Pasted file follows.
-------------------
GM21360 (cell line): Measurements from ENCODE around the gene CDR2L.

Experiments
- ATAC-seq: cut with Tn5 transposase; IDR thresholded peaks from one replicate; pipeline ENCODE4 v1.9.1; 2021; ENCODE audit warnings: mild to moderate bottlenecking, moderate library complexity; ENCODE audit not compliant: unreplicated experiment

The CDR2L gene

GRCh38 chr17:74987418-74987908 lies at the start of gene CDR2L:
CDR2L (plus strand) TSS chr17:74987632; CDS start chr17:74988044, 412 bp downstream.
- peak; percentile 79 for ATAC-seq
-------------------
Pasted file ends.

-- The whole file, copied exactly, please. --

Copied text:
GM21360 (cell line): Measurements from ENCODE around the gene CDR2L.

Experiments
- ATAC-seq: cut with Tn5 transposase; IDR thresholded peaks from one replicate; pipeline ENCODE4 v1.9.1; 2021; ENCODE audit warnings: mild to moderate bottlenecking, moderate library complexity; ENCODE audit not compliant: unreplicated experiment

The CDR2L gene

GRCh38 chr17:74987418-74987908 lies at the start of gene CDR2L:
CDR2L (plus strand) TSS chr17:74987632; CDS start chr17:74988044, 412 bp downstream.
- peak; percentile 79 for ATAC-seq